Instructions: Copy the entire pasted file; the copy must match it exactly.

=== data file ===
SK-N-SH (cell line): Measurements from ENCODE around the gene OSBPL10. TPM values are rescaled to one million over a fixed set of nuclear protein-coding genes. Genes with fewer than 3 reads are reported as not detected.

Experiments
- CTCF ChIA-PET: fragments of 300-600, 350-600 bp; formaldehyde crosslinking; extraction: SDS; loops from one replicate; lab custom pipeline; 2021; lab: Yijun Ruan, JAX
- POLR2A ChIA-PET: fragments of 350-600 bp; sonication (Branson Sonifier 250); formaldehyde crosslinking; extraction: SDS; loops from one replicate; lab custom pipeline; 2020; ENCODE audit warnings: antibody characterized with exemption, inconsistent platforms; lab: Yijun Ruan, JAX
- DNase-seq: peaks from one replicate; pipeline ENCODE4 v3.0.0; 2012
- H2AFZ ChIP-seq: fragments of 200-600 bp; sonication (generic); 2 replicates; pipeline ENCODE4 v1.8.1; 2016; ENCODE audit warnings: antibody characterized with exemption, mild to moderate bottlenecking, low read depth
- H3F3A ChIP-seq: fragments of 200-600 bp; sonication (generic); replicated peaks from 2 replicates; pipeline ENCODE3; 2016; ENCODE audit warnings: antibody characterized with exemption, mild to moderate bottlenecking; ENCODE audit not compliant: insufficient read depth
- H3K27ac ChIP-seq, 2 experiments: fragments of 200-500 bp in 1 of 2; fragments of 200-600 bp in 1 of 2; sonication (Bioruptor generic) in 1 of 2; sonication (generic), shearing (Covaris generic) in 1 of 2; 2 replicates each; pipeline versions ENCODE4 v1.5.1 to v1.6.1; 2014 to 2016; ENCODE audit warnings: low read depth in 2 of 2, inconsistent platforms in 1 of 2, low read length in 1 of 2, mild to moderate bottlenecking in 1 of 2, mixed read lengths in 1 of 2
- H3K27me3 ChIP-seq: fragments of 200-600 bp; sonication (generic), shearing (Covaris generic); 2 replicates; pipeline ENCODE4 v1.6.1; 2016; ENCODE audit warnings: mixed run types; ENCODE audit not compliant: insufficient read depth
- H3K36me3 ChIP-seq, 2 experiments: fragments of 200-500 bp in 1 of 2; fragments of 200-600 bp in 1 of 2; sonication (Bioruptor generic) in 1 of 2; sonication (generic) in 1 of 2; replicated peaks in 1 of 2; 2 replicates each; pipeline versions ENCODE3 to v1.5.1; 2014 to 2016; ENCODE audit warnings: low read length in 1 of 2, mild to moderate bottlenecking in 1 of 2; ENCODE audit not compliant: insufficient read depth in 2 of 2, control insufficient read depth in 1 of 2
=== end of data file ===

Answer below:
SK-N-SH (cell line): Measurements from ENCODE around the gene OSBPL10. TPM values are rescaled to one million over a fixed set of nuclear protein-coding genes. Genes with fewer than 3 reads are reported as not detected.

Experiments
- CTCF ChIA-PET: fragments of 300-600, 350-600 bp; formaldehyde crosslinking; extraction: SDS; loops from one replicate; lab custom pipeline; 2021; lab: Yijun Ruan, JAX
- POLR2A ChIA-PET: fragments of 350-600 bp; sonication (Branson Sonifier 250); formaldehyde crosslinking; extraction: SDS; loops from one replicate; lab custom pipeline; 2020; ENCODE audit warnings: antibody characterized with exemption, inconsistent platforms; lab: Yijun Ruan, JAX
- DNase-seq: peaks from one replicate; pipeline ENCODE4 v3.0.0; 2012
- H2AFZ ChIP-seq: fragments of 200-600 bp; sonication (generic); 2 replicates; pipeline ENCODE4 v1.8.1; 2016; ENCODE audit warnings: antibody characterized with exemption, mild to moderate bottlenecking, low read depth
- H3F3A ChIP-seq: fragments of 200-600 bp; sonication (generic); replicated peaks from 2 replicates; pipeline ENCODE3; 2016; ENCODE audit warnings: antibody characterized with exemption, mild to moderate bottlenecking; ENCODE audit not compliant: insufficient read depth
- H3K27ac ChIP-seq, 2 experiments: fragments of 200-500 bp in 1 of 2; fragments of 200-600 bp in 1 of 2; sonication (Bioruptor generic) in 1 of 2; sonication (generic), shearing (Covaris generic) in 1 of 2; 2 replicates each; pipeline versions ENCODE4 v1.5.1 to v1.6.1; 2014 to 2016; ENCODE audit warnings: low read depth in 2 of 2, inconsistent platforms in 1 of 2, low read length in 1 of 2, mild to moderate bottlenecking in 1 of 2, mixed read lengths in 1 of 2
- H3K27me3 ChIP-seq: fragments of 200-600 bp; sonication (generic), shearing (Covaris generic); 2 replicates; pipeline ENCODE4 v1.6.1; 2016; ENCODE audit warnings: mixed run types; ENCODE audit not compliant: insufficient read depth
- H3K36me3 ChIP-seq, 2 experiments: fragments of 200-500 bp in 1 of 2; fragments of 200-600 bp in 1 of 2; sonication (Bioruptor generic) in 1 of 2; sonication (generic) in 1 of 2; replicated peaks in 1 of 2; 2 replicates each; pipeline versions ENCODE3 to v1.5.1; 2014 to 2016; ENCODE audit warnings: low read length in 1 of 2, mild to moderate bottlenecking in 1 of 2; ENCODE audit not compliant: insufficient read depth in 2 of 2, control insufficient read depth in 1 of 2